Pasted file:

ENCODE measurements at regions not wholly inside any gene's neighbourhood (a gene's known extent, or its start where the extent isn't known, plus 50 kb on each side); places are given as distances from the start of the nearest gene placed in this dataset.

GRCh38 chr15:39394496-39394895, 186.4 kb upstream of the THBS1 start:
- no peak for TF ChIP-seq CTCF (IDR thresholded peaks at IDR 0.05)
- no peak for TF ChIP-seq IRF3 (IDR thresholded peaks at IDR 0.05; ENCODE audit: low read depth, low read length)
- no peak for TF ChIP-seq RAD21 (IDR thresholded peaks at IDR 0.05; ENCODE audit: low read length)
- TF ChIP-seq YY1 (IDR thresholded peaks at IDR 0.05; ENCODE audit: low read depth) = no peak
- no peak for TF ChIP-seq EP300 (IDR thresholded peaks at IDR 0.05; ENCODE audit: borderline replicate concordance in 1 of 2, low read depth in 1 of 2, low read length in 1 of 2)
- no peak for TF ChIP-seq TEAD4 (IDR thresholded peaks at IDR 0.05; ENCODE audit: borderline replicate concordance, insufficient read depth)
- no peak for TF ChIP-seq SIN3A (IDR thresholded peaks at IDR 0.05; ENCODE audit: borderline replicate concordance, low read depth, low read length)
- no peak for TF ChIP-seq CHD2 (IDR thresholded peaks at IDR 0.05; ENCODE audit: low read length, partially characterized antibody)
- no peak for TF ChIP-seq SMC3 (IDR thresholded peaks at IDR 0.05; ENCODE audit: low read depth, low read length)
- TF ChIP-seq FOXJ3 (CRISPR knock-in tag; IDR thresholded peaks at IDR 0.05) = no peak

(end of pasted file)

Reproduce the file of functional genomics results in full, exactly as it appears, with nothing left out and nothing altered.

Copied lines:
ENCODE measurements at regions not wholly inside any gene's neighbourhood (a gene's known extent, or its start where the extent isn't known, plus 50 kb on each side); places are given as distances from the start of the nearest gene placed in this dataset.

GRCh38 chr15:39394496-39394895, 186.4 kb upstream of the THBS1 start:
- no peak for TF ChIP-seq CTCF (IDR thresholded peaks at IDR 0.05)
- no peak for TF ChIP-seq IRF3 (IDR thresholded peaks at IDR 0.05; ENCODE audit: low read depth, low read length)
- no peak for TF ChIP-seq RAD21 (IDR thresholded peaks at IDR 0.05; ENCODE audit: low read length)
- TF ChIP-seq YY1 (IDR thresholded peaks at IDR 0.05; ENCODE audit: low read depth) = no peak
- no peak for TF ChIP-seq EP300 (IDR thresholded peaks at IDR 0.05; ENCODE audit: borderline replicate concordance in 1 of 2, low read depth in 1 of 2, low read length in 1 of 2)
- no peak for TF ChIP-seq TEAD4 (IDR thresholded peaks at IDR 0.05; ENCODE audit: borderline replicate concordance, insufficient read depth)
- no peak for TF ChIP-seq SIN3A (IDR thresholded peaks at IDR 0.05; ENCODE audit: borderline replicate concordance, low read depth, low read length)
- no peak for TF ChIP-seq CHD2 (IDR thresholded peaks at IDR 0.05; ENCODE audit: low read length, partially characterized antibody)
- no peak for TF ChIP-seq SMC3 (IDR thresholded peaks at IDR 0.05; ENCODE audit: low read depth, low read length)
- TF ChIP-seq FOXJ3 (CRISPR knock-in tag; IDR thresholded peaks at IDR 0.05) = no peak